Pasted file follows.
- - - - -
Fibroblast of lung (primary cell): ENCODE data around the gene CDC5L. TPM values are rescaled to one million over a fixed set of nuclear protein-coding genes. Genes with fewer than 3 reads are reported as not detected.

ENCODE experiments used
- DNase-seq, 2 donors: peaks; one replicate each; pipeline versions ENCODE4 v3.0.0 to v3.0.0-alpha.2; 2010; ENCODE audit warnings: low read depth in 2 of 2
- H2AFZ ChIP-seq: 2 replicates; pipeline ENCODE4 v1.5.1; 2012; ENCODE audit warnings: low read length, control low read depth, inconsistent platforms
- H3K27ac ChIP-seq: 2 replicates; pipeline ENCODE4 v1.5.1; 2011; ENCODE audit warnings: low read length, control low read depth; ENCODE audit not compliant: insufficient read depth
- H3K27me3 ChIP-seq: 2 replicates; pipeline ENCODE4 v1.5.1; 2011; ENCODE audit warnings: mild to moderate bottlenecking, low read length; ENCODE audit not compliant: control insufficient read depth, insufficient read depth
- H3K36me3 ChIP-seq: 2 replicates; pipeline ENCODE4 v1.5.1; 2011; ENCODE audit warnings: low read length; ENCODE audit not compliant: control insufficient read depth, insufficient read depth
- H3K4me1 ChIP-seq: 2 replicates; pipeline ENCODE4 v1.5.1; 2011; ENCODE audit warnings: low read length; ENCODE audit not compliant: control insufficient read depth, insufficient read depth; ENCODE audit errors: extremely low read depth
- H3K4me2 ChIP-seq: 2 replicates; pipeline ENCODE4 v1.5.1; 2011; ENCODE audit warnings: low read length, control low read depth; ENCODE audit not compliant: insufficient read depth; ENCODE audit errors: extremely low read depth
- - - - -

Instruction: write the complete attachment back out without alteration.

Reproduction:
Fibroblast of lung (primary cell): ENCODE data around the gene CDC5L. TPM values are rescaled to one million over a fixed set of nuclear protein-coding genes. Genes with fewer than 3 reads are reported as not detected.

ENCODE experiments used
- DNase-seq, 2 donors: peaks; one replicate each; pipeline versions ENCODE4 v3.0.0 to v3.0.0-alpha.2; 2010; ENCODE audit warnings: low read depth in 2 of 2
- H2AFZ ChIP-seq: 2 replicates; pipeline ENCODE4 v1.5.1; 2012; ENCODE audit warnings: low read length, control low read depth, inconsistent platforms
- H3K27ac ChIP-seq: 2 replicates; pipeline ENCODE4 v1.5.1; 2011; ENCODE audit warnings: low read length, control low read depth; ENCODE audit not compliant: insufficient read depth
- H3K27me3 ChIP-seq: 2 replicates; pipeline ENCODE4 v1.5.1; 2011; ENCODE audit warnings: mild to moderate bottlenecking, low read length; ENCODE audit not compliant: control insufficient read depth, insufficient read depth
- H3K36me3 ChIP-seq: 2 replicates; pipeline ENCODE4 v1.5.1; 2011; ENCODE audit warnings: low read length; ENCODE audit not compliant: control insufficient read depth, insufficient read depth
- H3K4me1 ChIP-seq: 2 replicates; pipeline ENCODE4 v1.5.1; 2011; ENCODE audit warnings: low read length; ENCODE audit not compliant: control insufficient read depth, insufficient read depth; ENCODE audit errors: extremely low read depth
- H3K4me2 ChIP-seq: 2 replicates; pipeline ENCODE4 v1.5.1; 2011; ENCODE audit warnings: low read length, control low read depth; ENCODE audit not compliant: insufficient read depth; ENCODE audit errors: extremely low read depth